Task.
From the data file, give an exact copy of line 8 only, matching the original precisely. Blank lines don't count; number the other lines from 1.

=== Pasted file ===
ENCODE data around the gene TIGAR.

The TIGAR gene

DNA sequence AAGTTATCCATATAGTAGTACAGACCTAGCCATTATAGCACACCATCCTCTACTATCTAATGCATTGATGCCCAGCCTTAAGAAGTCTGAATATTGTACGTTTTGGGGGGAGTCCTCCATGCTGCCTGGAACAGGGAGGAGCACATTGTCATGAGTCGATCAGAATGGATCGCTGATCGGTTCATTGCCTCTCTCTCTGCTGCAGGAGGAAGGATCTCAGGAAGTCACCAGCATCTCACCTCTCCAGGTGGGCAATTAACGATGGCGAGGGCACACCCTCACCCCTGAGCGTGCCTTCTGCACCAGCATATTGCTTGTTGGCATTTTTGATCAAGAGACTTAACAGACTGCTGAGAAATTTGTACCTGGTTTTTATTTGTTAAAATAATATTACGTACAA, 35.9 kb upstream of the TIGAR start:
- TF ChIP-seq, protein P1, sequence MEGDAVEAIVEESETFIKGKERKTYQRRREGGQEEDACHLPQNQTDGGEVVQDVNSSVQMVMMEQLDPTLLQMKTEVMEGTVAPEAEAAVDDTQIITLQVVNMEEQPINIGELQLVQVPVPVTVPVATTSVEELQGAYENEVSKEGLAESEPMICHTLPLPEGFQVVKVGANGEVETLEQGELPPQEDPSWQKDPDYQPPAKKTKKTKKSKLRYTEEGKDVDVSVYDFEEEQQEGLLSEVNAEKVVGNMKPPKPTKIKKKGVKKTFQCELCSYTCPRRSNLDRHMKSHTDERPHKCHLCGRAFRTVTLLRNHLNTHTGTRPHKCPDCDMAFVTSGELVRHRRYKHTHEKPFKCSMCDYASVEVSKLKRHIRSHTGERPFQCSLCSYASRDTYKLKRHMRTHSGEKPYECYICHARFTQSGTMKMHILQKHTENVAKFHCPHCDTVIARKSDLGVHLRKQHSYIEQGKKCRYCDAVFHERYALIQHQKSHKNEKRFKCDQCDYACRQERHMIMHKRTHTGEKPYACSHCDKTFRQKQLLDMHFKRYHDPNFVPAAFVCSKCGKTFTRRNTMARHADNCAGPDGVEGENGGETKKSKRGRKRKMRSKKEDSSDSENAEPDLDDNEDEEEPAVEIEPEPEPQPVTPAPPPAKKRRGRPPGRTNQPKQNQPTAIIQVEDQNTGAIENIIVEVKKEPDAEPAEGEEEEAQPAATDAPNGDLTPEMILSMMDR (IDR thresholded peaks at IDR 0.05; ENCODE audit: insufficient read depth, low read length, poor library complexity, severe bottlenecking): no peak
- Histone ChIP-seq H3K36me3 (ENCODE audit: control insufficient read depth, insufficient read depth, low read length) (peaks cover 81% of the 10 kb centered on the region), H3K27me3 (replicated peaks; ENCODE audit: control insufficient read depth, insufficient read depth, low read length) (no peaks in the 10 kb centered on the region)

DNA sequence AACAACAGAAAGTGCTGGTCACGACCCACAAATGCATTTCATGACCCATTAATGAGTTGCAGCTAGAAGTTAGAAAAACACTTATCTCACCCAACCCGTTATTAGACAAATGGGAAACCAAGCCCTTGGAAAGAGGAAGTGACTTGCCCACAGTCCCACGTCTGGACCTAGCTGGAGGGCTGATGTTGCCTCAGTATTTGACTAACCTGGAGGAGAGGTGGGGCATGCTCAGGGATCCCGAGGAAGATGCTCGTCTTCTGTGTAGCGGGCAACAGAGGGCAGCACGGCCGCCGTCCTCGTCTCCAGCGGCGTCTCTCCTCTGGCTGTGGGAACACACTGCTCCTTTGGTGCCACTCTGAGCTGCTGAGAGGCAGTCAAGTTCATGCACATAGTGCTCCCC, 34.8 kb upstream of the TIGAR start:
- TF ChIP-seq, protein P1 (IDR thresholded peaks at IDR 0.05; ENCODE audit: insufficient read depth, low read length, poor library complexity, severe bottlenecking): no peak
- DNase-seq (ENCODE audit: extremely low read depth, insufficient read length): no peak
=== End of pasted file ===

- DNase-seq (ENCODE audit: extremely low read depth, insufficient read length): no peak